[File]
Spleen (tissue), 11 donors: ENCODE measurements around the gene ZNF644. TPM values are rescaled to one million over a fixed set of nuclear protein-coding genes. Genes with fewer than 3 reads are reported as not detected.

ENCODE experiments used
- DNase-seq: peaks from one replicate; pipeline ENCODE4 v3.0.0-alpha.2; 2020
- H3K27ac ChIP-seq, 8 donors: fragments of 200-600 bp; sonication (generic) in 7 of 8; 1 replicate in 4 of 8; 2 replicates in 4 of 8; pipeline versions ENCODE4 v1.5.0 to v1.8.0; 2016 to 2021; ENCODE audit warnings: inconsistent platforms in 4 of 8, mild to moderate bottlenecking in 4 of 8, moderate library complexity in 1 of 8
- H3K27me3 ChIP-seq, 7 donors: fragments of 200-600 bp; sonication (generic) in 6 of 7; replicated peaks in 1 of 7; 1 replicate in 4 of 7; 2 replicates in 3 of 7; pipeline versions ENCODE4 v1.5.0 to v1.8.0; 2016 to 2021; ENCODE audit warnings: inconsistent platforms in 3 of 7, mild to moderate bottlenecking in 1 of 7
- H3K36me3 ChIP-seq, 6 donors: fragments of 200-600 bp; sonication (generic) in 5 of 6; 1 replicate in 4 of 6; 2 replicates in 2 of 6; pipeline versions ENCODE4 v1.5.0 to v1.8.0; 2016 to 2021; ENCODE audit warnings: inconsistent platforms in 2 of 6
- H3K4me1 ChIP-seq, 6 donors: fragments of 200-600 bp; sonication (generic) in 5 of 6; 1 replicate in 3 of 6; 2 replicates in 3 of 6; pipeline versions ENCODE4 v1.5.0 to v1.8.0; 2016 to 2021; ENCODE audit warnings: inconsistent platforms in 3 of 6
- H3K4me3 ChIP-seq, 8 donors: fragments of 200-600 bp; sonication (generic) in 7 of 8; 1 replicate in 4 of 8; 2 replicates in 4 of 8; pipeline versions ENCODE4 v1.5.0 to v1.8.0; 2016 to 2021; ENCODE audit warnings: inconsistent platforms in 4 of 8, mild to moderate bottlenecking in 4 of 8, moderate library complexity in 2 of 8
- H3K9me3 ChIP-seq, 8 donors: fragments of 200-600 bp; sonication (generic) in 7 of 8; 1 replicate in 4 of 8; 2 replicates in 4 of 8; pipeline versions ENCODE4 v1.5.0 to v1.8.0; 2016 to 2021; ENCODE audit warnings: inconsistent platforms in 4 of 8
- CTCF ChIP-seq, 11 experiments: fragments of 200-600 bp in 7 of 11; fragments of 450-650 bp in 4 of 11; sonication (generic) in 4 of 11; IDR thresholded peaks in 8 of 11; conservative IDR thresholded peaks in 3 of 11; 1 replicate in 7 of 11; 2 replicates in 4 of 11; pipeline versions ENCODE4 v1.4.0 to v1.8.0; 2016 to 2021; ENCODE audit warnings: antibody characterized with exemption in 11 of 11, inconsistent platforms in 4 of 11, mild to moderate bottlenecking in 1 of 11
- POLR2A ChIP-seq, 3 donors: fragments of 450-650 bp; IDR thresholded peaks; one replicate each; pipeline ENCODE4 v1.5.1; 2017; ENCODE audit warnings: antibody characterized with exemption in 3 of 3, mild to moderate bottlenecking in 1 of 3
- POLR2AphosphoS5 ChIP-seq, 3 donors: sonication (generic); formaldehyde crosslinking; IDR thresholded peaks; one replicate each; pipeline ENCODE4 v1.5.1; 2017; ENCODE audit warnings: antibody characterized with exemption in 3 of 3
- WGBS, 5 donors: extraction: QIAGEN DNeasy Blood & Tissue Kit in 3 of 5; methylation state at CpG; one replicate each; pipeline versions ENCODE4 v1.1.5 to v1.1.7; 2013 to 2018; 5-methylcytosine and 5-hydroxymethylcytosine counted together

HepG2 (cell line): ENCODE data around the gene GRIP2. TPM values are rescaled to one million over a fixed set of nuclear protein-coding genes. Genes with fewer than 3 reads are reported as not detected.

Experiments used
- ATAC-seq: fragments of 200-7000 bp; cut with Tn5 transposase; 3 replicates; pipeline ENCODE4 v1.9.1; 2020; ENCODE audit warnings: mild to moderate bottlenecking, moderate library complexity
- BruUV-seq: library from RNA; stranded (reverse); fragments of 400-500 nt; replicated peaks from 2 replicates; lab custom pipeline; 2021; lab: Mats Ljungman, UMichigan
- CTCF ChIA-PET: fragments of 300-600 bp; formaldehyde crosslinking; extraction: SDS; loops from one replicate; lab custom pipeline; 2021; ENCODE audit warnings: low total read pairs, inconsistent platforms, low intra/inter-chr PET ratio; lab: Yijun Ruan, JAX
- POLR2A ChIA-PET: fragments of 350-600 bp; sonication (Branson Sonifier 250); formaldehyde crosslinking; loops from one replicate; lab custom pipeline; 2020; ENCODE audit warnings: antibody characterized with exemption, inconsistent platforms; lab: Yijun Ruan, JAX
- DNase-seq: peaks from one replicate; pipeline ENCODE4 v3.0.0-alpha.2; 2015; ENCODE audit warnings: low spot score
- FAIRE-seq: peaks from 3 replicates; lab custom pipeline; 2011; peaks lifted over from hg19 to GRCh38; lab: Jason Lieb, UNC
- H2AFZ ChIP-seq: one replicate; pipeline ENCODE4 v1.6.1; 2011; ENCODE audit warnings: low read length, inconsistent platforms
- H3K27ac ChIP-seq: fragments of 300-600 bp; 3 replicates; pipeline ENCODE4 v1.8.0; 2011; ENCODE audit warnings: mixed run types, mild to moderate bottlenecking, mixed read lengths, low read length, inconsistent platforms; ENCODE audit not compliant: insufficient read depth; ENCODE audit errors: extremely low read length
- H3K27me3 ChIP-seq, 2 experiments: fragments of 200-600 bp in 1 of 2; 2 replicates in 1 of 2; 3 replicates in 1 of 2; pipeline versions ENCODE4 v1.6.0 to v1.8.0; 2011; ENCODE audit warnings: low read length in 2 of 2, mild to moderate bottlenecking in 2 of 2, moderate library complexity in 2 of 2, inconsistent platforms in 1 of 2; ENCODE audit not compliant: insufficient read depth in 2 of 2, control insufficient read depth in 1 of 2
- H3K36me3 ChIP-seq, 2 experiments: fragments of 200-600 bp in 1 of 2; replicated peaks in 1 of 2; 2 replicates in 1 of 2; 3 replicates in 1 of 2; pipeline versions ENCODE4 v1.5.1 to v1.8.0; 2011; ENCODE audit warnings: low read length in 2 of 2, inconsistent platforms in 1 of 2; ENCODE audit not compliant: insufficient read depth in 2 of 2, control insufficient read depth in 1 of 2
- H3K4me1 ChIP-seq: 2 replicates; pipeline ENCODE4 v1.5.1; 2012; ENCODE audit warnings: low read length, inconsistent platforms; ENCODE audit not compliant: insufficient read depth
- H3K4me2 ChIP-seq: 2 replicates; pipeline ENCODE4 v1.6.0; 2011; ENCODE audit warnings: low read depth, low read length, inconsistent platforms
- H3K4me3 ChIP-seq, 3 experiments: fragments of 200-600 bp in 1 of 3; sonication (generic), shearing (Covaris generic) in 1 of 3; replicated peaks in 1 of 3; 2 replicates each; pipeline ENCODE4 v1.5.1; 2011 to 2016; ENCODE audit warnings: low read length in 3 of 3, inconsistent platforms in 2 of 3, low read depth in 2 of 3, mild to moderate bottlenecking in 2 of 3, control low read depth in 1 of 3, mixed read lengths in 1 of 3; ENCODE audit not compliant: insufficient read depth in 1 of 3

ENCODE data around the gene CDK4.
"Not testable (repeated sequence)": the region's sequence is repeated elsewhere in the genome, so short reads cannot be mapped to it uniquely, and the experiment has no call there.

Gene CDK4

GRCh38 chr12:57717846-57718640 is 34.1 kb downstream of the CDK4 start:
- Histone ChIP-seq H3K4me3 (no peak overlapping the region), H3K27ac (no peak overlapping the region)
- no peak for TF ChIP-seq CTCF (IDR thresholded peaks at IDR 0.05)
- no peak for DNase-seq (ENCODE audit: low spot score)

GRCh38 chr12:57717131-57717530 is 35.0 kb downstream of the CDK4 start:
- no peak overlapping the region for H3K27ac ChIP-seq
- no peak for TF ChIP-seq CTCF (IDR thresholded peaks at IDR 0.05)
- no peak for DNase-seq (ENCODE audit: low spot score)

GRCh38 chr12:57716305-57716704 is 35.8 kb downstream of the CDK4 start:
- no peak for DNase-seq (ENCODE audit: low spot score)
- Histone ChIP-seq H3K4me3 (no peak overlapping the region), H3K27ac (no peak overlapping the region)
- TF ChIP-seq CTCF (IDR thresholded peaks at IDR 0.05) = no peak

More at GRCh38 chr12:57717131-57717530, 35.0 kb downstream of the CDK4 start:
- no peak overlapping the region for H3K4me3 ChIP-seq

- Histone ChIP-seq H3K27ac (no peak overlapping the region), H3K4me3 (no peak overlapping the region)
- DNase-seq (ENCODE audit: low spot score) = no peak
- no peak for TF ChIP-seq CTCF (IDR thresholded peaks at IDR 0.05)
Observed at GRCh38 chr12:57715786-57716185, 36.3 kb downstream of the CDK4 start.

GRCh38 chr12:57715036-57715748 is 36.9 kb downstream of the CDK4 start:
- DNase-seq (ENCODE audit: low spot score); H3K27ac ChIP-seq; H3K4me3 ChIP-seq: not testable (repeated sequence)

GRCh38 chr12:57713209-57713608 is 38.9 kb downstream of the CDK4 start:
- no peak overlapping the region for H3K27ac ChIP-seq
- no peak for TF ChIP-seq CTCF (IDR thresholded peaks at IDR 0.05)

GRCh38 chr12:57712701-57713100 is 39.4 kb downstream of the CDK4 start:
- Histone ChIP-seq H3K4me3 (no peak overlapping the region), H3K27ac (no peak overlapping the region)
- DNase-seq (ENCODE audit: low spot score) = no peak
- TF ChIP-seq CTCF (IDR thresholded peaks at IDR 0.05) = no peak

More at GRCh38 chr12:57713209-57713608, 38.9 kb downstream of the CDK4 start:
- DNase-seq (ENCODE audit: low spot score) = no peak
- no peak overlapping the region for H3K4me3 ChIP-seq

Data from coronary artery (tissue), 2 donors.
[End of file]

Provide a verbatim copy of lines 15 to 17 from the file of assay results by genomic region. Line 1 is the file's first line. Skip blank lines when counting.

Experiments used
- ATAC-seq: fragments of 200-7000 bp; cut with Tn5 transposase; 3 replicates; pipeline ENCODE4 v1.9.1; 2020; ENCODE audit warnings: mild to moderate bottlenecking, moderate library complexity
- BruUV-seq: library from RNA; stranded (reverse); fragments of 400-500 nt; replicated peaks from 2 replicates; lab custom pipeline; 2021; lab: Mats Ljungman, UMichigan